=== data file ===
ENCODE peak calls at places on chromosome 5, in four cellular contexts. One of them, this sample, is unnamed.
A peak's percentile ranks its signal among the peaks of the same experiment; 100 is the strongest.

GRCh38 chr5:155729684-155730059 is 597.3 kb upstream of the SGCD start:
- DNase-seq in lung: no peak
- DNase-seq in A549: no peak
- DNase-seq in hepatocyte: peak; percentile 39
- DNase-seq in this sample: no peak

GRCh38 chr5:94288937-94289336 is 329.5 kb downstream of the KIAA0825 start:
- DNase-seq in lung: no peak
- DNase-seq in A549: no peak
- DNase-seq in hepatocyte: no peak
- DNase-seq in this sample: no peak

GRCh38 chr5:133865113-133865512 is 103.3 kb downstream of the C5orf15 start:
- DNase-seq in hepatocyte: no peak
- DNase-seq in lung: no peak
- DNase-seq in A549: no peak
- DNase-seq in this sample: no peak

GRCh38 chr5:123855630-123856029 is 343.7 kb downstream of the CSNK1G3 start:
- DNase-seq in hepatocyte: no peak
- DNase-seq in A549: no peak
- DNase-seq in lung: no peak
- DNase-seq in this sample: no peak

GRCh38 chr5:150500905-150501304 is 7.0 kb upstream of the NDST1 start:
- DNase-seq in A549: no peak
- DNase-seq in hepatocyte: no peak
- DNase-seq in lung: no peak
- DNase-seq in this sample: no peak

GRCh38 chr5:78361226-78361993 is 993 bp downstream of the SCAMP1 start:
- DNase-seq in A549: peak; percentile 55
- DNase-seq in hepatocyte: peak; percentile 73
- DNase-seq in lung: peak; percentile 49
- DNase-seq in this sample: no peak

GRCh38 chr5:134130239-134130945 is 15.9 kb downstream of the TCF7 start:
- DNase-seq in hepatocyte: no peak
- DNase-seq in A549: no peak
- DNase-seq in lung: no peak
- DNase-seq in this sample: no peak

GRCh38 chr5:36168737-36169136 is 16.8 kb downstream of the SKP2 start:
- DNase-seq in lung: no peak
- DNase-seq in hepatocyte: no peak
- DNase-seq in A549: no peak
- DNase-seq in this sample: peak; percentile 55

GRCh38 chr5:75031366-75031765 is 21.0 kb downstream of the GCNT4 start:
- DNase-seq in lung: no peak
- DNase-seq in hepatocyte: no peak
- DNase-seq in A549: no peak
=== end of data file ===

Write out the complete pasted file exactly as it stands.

ENCODE peak calls at places on chromosome 5, in four cellular contexts. One of them, this sample, is unnamed.
A peak's percentile ranks its signal among the peaks of the same experiment; 100 is the strongest.

GRCh38 chr5:155729684-155730059 is 597.3 kb upstream of the SGCD start:
- DNase-seq in lung: no peak
- DNase-seq in A549: no peak
- DNase-seq in hepatocyte: peak; percentile 39
- DNase-seq in this sample: no peak

GRCh38 chr5:94288937-94289336 is 329.5 kb downstream of the KIAA0825 start:
- DNase-seq in lung: no peak
- DNase-seq in A549: no peak
- DNase-seq in hepatocyte: no peak
- DNase-seq in this sample: no peak

GRCh38 chr5:133865113-133865512 is 103.3 kb downstream of the C5orf15 start:
- DNase-seq in hepatocyte: no peak
- DNase-seq in lung: no peak
- DNase-seq in A549: no peak
- DNase-seq in this sample: no peak

GRCh38 chr5:123855630-123856029 is 343.7 kb downstream of the CSNK1G3 start:
- DNase-seq in hepatocyte: no peak
- DNase-seq in A549: no peak
- DNase-seq in lung: no peak
- DNase-seq in this sample: no peak

GRCh38 chr5:150500905-150501304 is 7.0 kb upstream of the NDST1 start:
- DNase-seq in A549: no peak
- DNase-seq in hepatocyte: no peak
- DNase-seq in lung: no peak
- DNase-seq in this sample: no peak

GRCh38 chr5:78361226-78361993 is 993 bp downstream of the SCAMP1 start:
- DNase-seq in A549: peak; percentile 55
- DNase-seq in hepatocyte: peak; percentile 73
- DNase-seq in lung: peak; percentile 49
- DNase-seq in this sample: no peak

GRCh38 chr5:134130239-134130945 is 15.9 kb downstream of the TCF7 start:
- DNase-seq in hepatocyte: no peak
- DNase-seq in A549: no peak
- DNase-seq in lung: no peak
- DNase-seq in this sample: no peak

GRCh38 chr5:36168737-36169136 is 16.8 kb downstream of the SKP2 start:
- DNase-seq in lung: no peak
- DNase-seq in hepatocyte: no peak
- DNase-seq in A549: no peak
- DNase-seq in this sample: peak; percentile 55

GRCh38 chr5:75031366-75031765 is 21.0 kb downstream of the GCNT4 start:
- DNase-seq in lung: no peak
- DNase-seq in hepatocyte: no peak
- DNase-seq in A549: no peak